How would you like to be a doctor with 37,000 patients? If you're the lone veterinarian in Washington's Adams County who treats food animals, that's how many cows, sheep and pigs await your attention. A fall 2007 survey showed that many counties don't have even a single vet trained to treat livestock. Three-quarters of newly-trained vets specialize in companion animals (dogs and cats), and the few practicing large-animal vets are starting to retire in droves.
The shortage is most acute in Midwestern farm states, but every Western state except Wyoming has at least one county with more than 5,000 food animals and zero large-animal vets. New Mexico and Montana are worst off, with at least five counties that have more than 25,000 food animals and no vets. And that's risky for public health and for food safety, according to a recent report from the Government Accountability Office. The Billings Gazette reports:
In February, the U.S. Government Accountability Office reported that vet shortages in key public- health areas like the U.S. Department of Agriculture's Food Safety Inspection Service had been ignored and that a graying federal work force was about to make matters worse. FSIS is the agency charged with preventing diseased animals from being slaughtered and packaged for sale.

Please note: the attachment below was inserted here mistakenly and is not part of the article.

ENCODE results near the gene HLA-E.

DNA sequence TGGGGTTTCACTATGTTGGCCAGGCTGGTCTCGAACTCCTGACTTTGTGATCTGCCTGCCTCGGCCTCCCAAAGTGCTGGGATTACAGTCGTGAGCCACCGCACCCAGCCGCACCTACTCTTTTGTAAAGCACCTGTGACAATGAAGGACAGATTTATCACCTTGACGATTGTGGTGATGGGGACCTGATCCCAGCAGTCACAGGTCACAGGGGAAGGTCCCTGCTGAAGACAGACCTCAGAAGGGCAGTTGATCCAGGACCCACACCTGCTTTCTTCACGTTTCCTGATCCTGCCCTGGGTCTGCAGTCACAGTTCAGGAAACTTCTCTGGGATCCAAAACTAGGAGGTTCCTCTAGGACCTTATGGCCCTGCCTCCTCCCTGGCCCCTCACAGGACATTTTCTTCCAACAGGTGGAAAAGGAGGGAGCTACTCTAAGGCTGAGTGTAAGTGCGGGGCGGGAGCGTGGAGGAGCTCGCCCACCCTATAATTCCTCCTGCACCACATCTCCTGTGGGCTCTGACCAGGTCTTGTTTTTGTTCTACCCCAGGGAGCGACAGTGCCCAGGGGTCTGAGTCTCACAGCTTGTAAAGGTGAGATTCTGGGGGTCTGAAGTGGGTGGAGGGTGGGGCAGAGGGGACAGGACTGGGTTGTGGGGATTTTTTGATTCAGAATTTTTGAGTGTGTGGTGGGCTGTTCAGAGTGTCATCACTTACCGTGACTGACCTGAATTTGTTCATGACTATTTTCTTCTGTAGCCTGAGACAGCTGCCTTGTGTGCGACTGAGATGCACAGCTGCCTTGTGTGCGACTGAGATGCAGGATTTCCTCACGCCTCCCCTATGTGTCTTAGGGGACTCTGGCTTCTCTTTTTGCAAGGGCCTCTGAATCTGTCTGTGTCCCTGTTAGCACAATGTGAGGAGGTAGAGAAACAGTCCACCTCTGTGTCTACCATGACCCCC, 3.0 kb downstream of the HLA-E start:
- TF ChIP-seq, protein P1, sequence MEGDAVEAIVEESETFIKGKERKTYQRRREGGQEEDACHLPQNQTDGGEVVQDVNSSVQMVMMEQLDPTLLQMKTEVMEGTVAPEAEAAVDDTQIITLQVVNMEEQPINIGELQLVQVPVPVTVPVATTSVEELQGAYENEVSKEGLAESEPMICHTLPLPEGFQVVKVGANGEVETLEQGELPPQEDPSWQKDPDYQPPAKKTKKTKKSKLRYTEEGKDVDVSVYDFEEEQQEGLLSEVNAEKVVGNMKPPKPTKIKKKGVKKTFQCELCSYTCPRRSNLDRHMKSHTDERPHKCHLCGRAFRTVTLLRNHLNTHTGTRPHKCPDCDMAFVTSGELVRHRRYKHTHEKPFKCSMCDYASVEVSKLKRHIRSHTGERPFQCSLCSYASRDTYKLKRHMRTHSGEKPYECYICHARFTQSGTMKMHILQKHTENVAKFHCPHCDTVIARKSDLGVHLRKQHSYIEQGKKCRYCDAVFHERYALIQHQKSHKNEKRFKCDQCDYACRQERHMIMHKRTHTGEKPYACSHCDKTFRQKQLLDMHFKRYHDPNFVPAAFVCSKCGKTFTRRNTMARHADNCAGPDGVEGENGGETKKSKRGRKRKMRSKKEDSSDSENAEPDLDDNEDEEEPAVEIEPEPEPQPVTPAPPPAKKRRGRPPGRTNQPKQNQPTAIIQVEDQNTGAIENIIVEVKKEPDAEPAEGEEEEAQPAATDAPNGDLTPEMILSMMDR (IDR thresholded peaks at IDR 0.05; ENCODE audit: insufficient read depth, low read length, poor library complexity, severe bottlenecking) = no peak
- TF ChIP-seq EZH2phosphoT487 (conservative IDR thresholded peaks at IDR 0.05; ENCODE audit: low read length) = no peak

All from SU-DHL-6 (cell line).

... The GAO concluded that federal food safety agencies didn't know if they had enough veterinarians to handle a major disease outbreak like bird flu with potentially fatal consequences for people. It was recommended in 2004 that agencies assess their preparedness for an animal disease disaster. None had done so by the 2009 report.
So, if you've ever wanted to make less than $40,000 a year, work 60 hours a week, drive 50 miles between clients, and learn new uses for Ajax dish soap and tree-trimming shears, food-supply veterinary medicine could be for you. But the mere thought of such work makes most of us bless our desk jobs -- even as we fear the next outbreak of mad cow disease.